Monday, May 4, 2009

How to Lie with Charts (original intro)

My most popular nonfiction book has been How to Lie with Charts. The first edition appeared in 1995. The book is now in its robust second edition and has been adopted for coursework at schools such as Georgetown Public Policy Institute and Empire State College.



The second edition omits the original introduction, which was not only a "reason to read" piece but also presents my satiric take on the history of computer graphics for business:

Truth is the Best Revenge
If you feel a twinge of guilt as you pick up this book, don't worry - you are among friends. I admit that the title is provocative, promising a tantalizing debasement of moral values, at least in the realm of business intercourse. But don't be ashamed that you are tempted to look behind the peepshow curtain. We have all been there, or wanted to. Make no mistake: The promise of the title is not false. In these pages can be found the potent means to work serious mischief. Call me an optimist, but I have a better opinion of your motives. I can think of several legitimate-even honorable-reasons for your wanting to know how to lie with charts, and I like to think those are the real reasons I wrote this book for you.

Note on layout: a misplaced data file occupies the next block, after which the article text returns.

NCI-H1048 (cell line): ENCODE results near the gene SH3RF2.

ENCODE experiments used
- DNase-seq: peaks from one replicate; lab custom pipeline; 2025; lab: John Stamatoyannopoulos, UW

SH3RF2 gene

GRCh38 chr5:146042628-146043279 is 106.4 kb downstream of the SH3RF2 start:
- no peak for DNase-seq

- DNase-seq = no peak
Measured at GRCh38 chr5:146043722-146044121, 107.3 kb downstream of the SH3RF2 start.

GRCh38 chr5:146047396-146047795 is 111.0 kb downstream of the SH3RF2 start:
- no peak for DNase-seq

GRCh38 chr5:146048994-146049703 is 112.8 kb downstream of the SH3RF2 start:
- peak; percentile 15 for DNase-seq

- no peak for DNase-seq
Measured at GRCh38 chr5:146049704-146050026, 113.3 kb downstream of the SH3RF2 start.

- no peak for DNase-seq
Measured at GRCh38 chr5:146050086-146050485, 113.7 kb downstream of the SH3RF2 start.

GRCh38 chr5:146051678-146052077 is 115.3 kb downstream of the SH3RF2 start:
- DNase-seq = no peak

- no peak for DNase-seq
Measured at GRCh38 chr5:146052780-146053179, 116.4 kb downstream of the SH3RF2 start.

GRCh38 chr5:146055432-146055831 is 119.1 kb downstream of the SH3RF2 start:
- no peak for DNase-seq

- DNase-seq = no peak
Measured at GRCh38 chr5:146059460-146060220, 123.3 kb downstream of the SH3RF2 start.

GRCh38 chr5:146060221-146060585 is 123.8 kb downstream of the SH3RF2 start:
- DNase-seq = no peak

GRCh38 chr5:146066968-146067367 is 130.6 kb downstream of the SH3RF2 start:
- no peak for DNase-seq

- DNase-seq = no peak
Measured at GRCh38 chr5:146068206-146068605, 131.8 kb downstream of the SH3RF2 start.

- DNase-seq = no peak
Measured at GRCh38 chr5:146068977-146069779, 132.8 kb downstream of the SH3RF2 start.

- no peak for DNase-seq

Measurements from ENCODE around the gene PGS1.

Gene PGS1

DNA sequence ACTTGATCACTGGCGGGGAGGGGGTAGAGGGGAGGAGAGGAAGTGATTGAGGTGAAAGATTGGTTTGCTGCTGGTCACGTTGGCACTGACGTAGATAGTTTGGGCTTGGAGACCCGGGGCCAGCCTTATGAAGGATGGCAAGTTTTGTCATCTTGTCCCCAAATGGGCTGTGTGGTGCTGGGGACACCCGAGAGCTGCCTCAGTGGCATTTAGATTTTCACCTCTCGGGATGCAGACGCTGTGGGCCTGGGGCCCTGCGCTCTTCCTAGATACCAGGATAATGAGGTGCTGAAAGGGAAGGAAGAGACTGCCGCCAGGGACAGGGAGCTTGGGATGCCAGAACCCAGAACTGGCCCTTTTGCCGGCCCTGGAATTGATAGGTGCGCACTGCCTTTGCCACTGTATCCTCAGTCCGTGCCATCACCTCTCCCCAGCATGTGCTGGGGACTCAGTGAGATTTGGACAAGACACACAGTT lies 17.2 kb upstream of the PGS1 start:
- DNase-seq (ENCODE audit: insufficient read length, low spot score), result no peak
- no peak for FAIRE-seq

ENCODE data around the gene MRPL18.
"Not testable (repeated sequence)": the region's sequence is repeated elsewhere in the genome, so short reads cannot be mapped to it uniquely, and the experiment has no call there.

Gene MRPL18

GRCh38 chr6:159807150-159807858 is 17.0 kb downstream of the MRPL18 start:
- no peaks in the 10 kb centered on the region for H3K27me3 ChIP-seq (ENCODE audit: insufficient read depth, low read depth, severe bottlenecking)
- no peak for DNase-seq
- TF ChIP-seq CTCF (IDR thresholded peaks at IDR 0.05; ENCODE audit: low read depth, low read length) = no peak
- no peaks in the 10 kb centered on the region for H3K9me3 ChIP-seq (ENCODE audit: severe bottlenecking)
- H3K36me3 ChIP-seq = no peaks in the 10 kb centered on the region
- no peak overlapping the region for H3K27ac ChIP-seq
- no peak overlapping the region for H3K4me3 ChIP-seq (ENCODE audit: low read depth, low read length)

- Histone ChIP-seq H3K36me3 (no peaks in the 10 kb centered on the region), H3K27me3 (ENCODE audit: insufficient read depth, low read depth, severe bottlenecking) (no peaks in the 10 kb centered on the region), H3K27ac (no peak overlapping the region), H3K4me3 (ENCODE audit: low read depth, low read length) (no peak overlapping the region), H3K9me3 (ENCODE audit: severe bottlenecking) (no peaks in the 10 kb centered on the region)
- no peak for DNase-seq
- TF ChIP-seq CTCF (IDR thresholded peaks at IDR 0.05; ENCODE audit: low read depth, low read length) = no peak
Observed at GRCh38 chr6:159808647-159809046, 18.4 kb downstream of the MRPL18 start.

For the moment, then, let's assume that you're not a shameless, unprincipled liar who will stop at nothing in your frenzied scurry to the top of the heap. What is there for you here?

You may have been drawn to this book because you feel, as most of us have at one time or another, that you have been lied to. Whether you are a manager being presented with a suspiciously rosy sales forecast or an investor being enticed with a pretty addition to your portfolio, you could be easy prey for seductive chartmakers. Learning their nasty tricks is one way to even the odds, if not the score. (more)

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